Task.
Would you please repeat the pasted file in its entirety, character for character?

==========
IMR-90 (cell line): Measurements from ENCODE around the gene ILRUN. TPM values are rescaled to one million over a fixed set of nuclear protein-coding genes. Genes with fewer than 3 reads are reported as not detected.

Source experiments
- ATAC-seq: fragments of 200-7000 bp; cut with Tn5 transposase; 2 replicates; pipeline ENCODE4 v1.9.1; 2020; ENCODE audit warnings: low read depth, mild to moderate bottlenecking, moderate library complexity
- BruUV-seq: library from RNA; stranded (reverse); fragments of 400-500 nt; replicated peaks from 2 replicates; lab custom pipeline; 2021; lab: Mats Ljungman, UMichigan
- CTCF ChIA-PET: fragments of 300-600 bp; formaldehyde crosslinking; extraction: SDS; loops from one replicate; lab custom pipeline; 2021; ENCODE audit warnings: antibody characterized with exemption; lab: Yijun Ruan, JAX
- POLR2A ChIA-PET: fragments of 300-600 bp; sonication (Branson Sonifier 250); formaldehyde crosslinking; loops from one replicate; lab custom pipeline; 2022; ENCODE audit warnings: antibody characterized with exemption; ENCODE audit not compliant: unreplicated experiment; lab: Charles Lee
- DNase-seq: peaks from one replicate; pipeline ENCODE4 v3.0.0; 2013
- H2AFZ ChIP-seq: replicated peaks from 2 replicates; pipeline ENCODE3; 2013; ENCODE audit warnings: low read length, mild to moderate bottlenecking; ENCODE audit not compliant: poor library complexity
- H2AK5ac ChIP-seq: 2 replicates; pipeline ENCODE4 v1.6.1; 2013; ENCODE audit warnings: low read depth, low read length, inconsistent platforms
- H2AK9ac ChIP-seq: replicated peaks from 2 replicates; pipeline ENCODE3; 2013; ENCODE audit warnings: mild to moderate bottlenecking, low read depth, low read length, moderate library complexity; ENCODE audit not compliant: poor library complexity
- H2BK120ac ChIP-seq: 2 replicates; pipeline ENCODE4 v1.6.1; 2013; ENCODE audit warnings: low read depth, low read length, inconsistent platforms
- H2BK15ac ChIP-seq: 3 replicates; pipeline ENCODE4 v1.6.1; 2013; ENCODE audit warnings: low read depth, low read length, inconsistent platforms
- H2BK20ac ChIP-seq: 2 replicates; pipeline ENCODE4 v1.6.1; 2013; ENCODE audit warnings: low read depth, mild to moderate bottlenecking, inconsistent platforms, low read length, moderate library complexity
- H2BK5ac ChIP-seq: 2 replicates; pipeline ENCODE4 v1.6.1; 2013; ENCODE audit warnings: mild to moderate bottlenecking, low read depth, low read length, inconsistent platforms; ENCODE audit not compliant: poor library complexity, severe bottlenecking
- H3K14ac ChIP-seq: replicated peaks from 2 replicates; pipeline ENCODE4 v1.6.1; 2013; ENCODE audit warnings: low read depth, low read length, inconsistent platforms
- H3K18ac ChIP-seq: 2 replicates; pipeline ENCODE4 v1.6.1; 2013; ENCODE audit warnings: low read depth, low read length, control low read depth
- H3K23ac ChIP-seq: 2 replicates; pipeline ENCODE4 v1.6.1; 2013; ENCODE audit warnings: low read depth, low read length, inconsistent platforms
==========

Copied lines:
IMR-90 (cell line): Measurements from ENCODE around the gene ILRUN. TPM values are rescaled to one million over a fixed set of nuclear protein-coding genes. Genes with fewer than 3 reads are reported as not detected.

Source experiments
- ATAC-seq: fragments of 200-7000 bp; cut with Tn5 transposase; 2 replicates; pipeline ENCODE4 v1.9.1; 2020; ENCODE audit warnings: low read depth, mild to moderate bottlenecking, moderate library complexity
- BruUV-seq: library from RNA; stranded (reverse); fragments of 400-500 nt; replicated peaks from 2 replicates; lab custom pipeline; 2021; lab: Mats Ljungman, UMichigan
- CTCF ChIA-PET: fragments of 300-600 bp; formaldehyde crosslinking; extraction: SDS; loops from one replicate; lab custom pipeline; 2021; ENCODE audit warnings: antibody characterized with exemption; lab: Yijun Ruan, JAX
- POLR2A ChIA-PET: fragments of 300-600 bp; sonication (Branson Sonifier 250); formaldehyde crosslinking; loops from one replicate; lab custom pipeline; 2022; ENCODE audit warnings: antibody characterized with exemption; ENCODE audit not compliant: unreplicated experiment; lab: Charles Lee
- DNase-seq: peaks from one replicate; pipeline ENCODE4 v3.0.0; 2013
- H2AFZ ChIP-seq: replicated peaks from 2 replicates; pipeline ENCODE3; 2013; ENCODE audit warnings: low read length, mild to moderate bottlenecking; ENCODE audit not compliant: poor library complexity
- H2AK5ac ChIP-seq: 2 replicates; pipeline ENCODE4 v1.6.1; 2013; ENCODE audit warnings: low read depth, low read length, inconsistent platforms
- H2AK9ac ChIP-seq: replicated peaks from 2 replicates; pipeline ENCODE3; 2013; ENCODE audit warnings: mild to moderate bottlenecking, low read depth, low read length, moderate library complexity; ENCODE audit not compliant: poor library complexity
- H2BK120ac ChIP-seq: 2 replicates; pipeline ENCODE4 v1.6.1; 2013; ENCODE audit warnings: low read depth, low read length, inconsistent platforms
- H2BK15ac ChIP-seq: 3 replicates; pipeline ENCODE4 v1.6.1; 2013; ENCODE audit warnings: low read depth, low read length, inconsistent platforms
- H2BK20ac ChIP-seq: 2 replicates; pipeline ENCODE4 v1.6.1; 2013; ENCODE audit warnings: low read depth, mild to moderate bottlenecking, inconsistent platforms, low read length, moderate library complexity
- H2BK5ac ChIP-seq: 2 replicates; pipeline ENCODE4 v1.6.1; 2013; ENCODE audit warnings: mild to moderate bottlenecking, low read depth, low read length, inconsistent platforms; ENCODE audit not compliant: poor library complexity, severe bottlenecking
- H3K14ac ChIP-seq: replicated peaks from 2 replicates; pipeline ENCODE4 v1.6.1; 2013; ENCODE audit warnings: low read depth, low read length, inconsistent platforms
- H3K18ac ChIP-seq: 2 replicates; pipeline ENCODE4 v1.6.1; 2013; ENCODE audit warnings: low read depth, low read length, control low read depth
- H3K23ac ChIP-seq: 2 replicates; pipeline ENCODE4 v1.6.1; 2013; ENCODE audit warnings: low read depth, low read length, inconsistent platforms